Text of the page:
Research Paper Volume 13, Issue 2 pp 1773—1816
Commonalities in biomarkers and phenotypes between mild cognitive impairment and cerebral palsy: a pilot exploratory study
- 1 Department of Psychological Medicine, Yong Loo Lin School of Medicine, National University of Singapore, Singapore, Singapore
- 2 Children’s Hospital Colorado, Center for Gait and Movement Analysis (CGMA), Aurora, CO 80045, USA
- 3 Department of Psychological Medicine, National University Hospital, Singapore, Singapore
- 4 Biomedical Global Institute of Healthcare Research and Technology (BIGHEART), National University of Singapore, Singapore, Singapore
- 5 Center of Excellence in Behavioral Medicine, Nguyen Tat Thanh University, Ho Chi Minh City, Vietnam
- 6 Faculty of Education, Huaibei Normal University, Huaibei, China
- 7 Singapore Immunology Network, Agency for Science, Technology and Research, Singapore, Singapore
- 8 University of Colorado Anschutz Medical Campus, Aurora, CO 80045, USA
- 9 Academic Development Department, Duke-NUS Medical School, Singapore, Singapore
Received: July 20, 2020 Accepted: December 18, 2020 Published: January 26, 2021https://doi.org/10.18632/aging.202563
How to Cite
Copyright: © 2021 Ng et al. This is an open access article distributed under the terms of the Creative Commons Attribution License (CC BY 3.0), which permits unrestricted use, distribution, and reproduction in any medium, provided the original author and source are credited.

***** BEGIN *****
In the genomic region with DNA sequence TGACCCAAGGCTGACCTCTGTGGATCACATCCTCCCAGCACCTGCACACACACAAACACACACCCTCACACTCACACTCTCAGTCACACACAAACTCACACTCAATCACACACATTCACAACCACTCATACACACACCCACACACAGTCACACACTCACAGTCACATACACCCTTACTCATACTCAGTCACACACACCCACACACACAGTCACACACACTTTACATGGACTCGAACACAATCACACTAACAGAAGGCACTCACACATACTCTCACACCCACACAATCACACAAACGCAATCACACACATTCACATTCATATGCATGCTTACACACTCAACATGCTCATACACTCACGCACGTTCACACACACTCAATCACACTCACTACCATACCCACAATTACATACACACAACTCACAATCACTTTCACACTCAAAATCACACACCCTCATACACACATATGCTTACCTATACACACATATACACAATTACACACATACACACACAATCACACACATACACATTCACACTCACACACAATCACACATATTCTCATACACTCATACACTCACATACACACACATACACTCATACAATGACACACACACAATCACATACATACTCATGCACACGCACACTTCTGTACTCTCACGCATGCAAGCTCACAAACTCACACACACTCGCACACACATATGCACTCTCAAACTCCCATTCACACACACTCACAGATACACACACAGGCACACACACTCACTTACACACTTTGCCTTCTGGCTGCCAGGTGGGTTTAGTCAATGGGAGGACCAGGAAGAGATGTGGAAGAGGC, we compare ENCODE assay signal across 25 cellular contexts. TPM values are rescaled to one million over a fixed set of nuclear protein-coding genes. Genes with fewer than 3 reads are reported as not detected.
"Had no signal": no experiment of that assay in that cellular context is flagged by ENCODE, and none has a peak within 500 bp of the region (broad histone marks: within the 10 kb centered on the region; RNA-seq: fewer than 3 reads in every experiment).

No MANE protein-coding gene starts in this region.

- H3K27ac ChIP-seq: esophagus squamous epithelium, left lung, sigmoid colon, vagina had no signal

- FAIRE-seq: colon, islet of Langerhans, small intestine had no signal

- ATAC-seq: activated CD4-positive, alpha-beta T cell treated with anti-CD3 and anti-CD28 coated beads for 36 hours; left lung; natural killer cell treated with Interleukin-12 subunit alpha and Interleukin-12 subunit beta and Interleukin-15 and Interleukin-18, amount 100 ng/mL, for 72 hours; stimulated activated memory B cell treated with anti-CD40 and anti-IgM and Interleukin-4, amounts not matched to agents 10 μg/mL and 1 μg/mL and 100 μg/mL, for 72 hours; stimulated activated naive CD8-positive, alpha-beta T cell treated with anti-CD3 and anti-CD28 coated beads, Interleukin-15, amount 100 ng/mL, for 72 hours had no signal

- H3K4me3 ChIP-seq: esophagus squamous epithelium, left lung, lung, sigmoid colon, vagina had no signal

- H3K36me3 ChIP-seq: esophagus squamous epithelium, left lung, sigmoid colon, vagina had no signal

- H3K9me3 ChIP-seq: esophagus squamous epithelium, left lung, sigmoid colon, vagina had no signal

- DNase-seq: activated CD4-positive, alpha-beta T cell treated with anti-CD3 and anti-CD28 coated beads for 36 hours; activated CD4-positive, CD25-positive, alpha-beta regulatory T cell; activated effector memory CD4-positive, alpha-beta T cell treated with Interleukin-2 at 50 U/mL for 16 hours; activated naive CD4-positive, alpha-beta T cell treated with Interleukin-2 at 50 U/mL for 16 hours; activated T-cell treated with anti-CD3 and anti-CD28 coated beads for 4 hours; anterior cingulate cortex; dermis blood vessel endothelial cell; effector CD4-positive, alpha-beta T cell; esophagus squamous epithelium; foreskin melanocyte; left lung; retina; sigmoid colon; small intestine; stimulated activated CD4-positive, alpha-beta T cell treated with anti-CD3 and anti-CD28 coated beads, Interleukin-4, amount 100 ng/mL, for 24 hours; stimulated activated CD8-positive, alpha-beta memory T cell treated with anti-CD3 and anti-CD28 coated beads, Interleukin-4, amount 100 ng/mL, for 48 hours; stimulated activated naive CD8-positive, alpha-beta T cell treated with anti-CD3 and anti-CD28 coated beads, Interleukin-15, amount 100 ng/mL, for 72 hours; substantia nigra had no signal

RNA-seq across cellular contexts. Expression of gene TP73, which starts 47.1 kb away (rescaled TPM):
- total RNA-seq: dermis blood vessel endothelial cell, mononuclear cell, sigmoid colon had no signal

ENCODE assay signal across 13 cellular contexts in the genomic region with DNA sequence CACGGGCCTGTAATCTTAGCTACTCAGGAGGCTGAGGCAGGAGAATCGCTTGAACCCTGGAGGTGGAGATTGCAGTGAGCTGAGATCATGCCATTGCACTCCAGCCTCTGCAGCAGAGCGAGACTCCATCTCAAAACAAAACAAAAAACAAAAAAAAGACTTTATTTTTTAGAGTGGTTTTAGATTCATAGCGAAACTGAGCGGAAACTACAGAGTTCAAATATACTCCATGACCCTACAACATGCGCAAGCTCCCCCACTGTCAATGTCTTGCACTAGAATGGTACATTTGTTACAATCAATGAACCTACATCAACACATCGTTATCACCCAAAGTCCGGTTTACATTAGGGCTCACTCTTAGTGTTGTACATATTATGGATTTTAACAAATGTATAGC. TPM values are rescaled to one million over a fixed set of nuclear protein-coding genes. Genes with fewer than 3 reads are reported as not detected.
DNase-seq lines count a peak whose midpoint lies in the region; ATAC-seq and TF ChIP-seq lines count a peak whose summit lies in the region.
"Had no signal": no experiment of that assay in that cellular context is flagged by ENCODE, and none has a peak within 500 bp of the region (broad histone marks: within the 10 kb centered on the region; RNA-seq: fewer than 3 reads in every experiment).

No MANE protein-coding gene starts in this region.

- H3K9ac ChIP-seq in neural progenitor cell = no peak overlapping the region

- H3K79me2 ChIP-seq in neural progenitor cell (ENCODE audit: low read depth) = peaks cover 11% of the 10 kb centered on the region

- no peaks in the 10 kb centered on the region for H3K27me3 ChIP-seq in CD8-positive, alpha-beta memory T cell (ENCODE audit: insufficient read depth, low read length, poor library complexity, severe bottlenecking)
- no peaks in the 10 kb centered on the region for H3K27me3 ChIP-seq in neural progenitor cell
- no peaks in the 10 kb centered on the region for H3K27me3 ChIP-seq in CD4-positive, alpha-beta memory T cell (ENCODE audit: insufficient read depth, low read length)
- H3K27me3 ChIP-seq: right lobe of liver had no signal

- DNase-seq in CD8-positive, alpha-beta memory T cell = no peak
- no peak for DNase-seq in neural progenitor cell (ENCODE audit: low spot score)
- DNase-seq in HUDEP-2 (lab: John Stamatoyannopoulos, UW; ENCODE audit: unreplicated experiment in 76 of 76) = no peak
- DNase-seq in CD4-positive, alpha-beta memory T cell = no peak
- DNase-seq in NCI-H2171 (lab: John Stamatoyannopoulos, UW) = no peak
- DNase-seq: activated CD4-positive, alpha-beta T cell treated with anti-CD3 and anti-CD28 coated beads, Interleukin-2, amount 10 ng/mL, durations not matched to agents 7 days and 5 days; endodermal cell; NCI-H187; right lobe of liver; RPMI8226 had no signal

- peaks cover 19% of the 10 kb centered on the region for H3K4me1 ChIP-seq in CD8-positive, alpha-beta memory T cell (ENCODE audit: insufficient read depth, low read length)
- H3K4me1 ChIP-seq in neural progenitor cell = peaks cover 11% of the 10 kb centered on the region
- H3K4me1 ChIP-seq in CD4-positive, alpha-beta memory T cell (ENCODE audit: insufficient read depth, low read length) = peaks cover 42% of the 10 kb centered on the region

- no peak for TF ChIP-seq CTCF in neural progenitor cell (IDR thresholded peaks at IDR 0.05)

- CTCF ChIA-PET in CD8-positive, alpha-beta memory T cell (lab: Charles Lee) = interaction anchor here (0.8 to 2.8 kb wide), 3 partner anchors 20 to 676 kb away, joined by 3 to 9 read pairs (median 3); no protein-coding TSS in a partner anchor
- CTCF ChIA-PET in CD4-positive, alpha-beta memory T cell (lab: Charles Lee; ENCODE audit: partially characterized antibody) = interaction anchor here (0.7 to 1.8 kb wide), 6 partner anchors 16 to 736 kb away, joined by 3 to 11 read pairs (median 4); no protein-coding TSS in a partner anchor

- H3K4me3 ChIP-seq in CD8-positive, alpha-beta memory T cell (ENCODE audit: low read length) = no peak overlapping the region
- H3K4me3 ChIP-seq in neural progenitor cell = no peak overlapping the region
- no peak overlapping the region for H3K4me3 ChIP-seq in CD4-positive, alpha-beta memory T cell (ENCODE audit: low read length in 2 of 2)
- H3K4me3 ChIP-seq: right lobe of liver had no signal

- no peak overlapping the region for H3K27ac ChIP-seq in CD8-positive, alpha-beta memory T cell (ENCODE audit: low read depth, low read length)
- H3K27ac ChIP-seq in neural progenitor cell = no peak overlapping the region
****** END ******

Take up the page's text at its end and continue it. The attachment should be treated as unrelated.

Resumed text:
Clinically, individuals with cerebral palsy (CP) experience symptoms of accelerated biological aging. Accumulative deficits in both molecular underpinnings and functions in young adults with CP can lead to premature aging, such as heart disease and mild cognitive impairment (MCI). MCI is an intermediate stage between healthy aging and dementia that normally develops at old age. Owing to their intriguingly parallel yet “inverted” disease trajectories, CP might share similar pathology and phenotypes with MCI, conferring increased risk for developing dementia at a much younger age. Thus, we examined this hypothesis by evaluating these two distinct populations (MCI= 55, CP = 72). A total of nine measures (e.g., blood biomarkers, neurocognition, Framingham Heart Study Score (FHSS) were compared between the groups. Compared to MCI, upon controlling for covariates, delta FHSS, brain-derived neurotrophic factor (BDNF) levels, and systolic blood pressure were significantly lower in CP. Intriguingly, high-sensitivity CRP, several metabolic outcomes, and neurocognitive function were similar between the two groups. This study supports a shared biological underpinning and key phenotypes between CP and MCI. Thus, we proposed a double-hit model for the development of premature aging outcomes in CP through shared biomarkers. Future longitudinal follow-up studies are warranted to examine accelerated biological aging.
CP: cerebral palsy; MCI: mild cognitive impairment; FHSS: Framingham Heart Study Score; BDNF: brain-derived neurotrophic factor; AD: Alzheimer’s Disease; DS: Down syndrome; CMLA: Commission for Motion Laboratory Accreditation; DSM-V: The Diagnostic and Statistical Manual of Mental Disorders, Fifth Edition; ELISA: enzyme-linked immunosorbent assay; CVD: cardiovascular; WAIS: Wechsler Adult Intelligence Scale; BMI: Body-mass index; BP: blood pressure; SE: standard error; SPSS: Statistical Package for the Social Sciences.